I’m writing to propose that IF you are a good teacher, you will already be doing everything in your power to make your student’s experience with math the best experience they can have. You communicate to parents when you see their child struggle. You talk to your students privately to see how they’re doing. You get to know them on a personal level that allows you to gain trust and openness. Also as a teacher, you do not belittle any other subject. Every teacher, no matter the subject, works hard and loves their work. Do not diminish that for your own personal glorification.
IF you are a good parent, you will do the same at home. You will not let them come home and say “I hate math”. Instead you will ask questions like “Why? You need to be clear about what in math you hate.” You will not tell your child “well I was no good at math and I’m fine” – That is a HUGE pet peeve of mine and when I hear a parent say it, I correct them immediately. You do not dismiss an entire subject to your child just because it was not your favorite. I would never tell any one of my children “well I hated reading, but I managed.” It’s allowing a negative behavior to persist and slapping the teacher in the face by saying the subject matter they teach doesn’t actually matter.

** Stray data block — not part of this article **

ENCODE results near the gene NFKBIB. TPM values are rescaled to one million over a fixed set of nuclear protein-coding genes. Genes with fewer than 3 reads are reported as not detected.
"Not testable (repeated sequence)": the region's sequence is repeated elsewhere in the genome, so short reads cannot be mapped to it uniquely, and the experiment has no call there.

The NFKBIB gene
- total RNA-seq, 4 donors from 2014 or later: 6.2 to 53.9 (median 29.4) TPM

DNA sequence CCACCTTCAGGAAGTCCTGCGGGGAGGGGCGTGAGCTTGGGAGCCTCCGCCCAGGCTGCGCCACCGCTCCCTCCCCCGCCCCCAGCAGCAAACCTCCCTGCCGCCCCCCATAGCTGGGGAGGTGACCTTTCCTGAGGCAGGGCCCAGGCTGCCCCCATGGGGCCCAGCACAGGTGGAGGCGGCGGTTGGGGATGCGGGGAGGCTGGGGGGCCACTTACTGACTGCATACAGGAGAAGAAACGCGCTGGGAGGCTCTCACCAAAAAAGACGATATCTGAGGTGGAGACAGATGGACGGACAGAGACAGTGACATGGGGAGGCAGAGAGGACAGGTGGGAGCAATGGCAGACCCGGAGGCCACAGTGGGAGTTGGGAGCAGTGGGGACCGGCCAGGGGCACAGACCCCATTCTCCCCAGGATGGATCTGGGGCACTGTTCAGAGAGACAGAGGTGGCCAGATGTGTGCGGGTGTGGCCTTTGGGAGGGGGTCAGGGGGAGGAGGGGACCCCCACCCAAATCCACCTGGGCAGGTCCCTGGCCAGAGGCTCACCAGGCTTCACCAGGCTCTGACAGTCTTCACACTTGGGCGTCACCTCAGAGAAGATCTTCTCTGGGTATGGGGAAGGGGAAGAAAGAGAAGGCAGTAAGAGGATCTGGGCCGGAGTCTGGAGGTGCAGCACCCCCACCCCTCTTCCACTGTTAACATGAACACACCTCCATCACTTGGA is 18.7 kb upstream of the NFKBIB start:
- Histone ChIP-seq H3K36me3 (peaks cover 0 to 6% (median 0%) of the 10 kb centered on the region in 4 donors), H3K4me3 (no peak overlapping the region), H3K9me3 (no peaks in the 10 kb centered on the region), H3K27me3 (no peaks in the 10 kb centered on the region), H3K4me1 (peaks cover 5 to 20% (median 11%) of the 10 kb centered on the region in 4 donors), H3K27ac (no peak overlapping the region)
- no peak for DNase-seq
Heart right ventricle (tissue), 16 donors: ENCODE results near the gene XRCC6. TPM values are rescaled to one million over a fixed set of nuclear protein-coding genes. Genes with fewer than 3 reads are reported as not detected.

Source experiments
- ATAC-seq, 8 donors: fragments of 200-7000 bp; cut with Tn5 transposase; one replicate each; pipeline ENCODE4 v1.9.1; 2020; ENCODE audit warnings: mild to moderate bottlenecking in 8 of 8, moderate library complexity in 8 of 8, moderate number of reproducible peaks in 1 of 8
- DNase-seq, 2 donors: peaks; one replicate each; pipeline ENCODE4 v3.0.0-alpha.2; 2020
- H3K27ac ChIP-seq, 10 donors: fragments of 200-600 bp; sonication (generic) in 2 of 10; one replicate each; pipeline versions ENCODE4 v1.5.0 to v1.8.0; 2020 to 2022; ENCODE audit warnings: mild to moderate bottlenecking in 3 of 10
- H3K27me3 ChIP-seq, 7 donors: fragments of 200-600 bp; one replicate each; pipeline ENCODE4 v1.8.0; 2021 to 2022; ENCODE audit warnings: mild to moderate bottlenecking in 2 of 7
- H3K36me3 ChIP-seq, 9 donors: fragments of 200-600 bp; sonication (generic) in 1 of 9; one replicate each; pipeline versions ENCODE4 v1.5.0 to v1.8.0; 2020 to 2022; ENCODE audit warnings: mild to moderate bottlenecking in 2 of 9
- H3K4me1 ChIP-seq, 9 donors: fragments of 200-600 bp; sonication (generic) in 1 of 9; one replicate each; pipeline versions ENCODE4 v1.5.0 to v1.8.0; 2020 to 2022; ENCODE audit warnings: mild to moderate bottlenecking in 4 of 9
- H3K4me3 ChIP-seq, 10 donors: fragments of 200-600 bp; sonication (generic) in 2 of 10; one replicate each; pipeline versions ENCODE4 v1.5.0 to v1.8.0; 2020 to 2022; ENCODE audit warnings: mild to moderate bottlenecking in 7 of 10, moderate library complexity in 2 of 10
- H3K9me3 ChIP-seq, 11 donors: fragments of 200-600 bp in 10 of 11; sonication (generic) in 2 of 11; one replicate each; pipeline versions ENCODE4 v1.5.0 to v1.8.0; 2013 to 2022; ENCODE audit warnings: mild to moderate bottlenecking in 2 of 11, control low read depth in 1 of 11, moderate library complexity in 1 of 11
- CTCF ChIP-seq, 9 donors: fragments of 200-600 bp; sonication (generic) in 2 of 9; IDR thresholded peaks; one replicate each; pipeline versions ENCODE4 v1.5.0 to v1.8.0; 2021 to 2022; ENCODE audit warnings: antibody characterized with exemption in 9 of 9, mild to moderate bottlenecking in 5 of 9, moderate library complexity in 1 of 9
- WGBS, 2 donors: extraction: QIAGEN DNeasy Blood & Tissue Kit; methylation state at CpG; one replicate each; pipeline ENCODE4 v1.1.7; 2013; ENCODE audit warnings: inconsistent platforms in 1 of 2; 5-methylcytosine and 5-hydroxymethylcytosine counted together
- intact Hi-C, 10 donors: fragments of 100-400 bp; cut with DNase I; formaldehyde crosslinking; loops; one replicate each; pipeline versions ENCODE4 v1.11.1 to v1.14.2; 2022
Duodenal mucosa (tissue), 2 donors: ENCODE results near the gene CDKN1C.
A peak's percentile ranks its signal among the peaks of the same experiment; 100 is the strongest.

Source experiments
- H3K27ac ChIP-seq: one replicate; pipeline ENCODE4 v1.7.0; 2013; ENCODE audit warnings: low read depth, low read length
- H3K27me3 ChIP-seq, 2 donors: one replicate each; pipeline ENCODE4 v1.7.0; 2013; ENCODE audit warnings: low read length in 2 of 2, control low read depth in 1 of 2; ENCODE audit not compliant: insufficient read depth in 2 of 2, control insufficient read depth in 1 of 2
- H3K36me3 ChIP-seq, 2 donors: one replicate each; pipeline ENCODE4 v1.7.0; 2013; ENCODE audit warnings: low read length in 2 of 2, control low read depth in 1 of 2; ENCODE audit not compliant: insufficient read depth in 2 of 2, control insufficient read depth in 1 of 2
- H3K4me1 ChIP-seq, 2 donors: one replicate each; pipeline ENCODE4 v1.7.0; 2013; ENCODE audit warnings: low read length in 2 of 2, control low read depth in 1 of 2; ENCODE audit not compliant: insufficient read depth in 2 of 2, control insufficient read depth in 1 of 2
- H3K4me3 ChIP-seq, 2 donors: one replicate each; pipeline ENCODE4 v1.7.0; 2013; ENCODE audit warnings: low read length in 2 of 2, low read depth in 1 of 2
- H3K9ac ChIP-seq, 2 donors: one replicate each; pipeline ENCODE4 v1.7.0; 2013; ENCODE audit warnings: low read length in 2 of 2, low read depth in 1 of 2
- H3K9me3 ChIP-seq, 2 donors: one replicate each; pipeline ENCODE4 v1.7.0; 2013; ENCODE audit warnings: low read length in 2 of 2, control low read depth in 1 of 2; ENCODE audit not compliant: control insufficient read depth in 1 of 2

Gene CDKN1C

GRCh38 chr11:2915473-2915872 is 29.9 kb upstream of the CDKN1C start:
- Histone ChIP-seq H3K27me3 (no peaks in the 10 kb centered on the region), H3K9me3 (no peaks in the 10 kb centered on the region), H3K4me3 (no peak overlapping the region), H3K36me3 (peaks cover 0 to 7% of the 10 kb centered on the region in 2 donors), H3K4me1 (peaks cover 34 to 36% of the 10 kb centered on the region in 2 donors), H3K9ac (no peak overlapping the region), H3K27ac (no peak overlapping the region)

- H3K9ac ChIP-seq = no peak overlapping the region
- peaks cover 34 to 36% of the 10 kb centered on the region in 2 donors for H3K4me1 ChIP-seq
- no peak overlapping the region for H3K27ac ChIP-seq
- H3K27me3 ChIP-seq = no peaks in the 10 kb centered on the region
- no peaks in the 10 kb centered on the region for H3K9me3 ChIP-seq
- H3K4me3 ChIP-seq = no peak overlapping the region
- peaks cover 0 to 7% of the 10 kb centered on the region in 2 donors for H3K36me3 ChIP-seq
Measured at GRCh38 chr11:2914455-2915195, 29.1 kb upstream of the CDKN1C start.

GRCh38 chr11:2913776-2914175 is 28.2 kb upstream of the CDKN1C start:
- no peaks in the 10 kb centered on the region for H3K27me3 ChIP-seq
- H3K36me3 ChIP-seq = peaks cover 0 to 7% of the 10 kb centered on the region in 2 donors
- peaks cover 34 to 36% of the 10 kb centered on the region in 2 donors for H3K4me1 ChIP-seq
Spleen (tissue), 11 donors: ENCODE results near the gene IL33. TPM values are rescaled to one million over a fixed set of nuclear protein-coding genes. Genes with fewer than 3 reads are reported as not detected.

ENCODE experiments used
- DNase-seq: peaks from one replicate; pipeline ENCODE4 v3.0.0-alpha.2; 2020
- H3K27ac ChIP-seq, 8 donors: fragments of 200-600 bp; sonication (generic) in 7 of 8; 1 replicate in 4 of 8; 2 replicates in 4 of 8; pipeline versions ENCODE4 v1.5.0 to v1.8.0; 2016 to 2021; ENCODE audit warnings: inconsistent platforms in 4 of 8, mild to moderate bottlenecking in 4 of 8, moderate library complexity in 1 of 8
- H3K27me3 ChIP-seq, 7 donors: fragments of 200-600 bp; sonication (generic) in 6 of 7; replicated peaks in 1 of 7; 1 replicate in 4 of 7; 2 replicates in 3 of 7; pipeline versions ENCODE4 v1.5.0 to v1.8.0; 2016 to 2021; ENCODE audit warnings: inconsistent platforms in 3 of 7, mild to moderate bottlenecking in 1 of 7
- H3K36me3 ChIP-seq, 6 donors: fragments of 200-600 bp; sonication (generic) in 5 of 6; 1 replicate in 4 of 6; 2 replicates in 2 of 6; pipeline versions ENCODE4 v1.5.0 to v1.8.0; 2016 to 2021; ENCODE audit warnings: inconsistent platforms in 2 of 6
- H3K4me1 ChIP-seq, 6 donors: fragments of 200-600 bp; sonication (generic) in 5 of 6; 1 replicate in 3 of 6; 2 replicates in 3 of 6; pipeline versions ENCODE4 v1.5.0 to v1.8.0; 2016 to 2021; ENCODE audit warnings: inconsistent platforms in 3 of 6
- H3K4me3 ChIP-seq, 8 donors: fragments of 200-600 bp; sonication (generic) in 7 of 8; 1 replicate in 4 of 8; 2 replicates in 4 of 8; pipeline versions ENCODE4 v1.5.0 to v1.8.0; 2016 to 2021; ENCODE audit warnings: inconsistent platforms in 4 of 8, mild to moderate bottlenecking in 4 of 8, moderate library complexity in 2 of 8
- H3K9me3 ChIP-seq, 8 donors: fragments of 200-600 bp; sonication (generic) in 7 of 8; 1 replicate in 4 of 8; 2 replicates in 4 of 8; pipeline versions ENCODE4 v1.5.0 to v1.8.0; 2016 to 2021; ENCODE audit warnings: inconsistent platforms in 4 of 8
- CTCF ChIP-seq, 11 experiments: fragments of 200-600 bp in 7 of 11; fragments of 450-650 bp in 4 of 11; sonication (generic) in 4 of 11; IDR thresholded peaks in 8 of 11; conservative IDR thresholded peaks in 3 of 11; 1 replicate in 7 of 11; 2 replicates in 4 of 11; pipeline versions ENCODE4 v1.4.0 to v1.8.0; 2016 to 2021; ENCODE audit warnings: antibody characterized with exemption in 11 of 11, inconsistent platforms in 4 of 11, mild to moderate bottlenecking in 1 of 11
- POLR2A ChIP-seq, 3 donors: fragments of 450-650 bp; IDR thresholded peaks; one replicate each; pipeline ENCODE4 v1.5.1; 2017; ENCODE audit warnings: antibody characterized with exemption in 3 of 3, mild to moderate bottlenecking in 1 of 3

There are great teachers out there! I didn’t mention any of my other subject teachers that I loved [Dr. Landy (Physics), Mr. Kent (11th English), & Mr. Kelly (Genetics)], because my expertise is in math. There are some teachers who are not as great. This could be a personality thing, or something more. Just as in life, we don’t get to choose who we work with, but we still must make it work. Stay positive with your kids. If they’re struggling, ask questions, don’t place blame. Open a dialogue with the teachers without being accusatory. We all have one goal: to make sure the child is the best version of themselves they can be.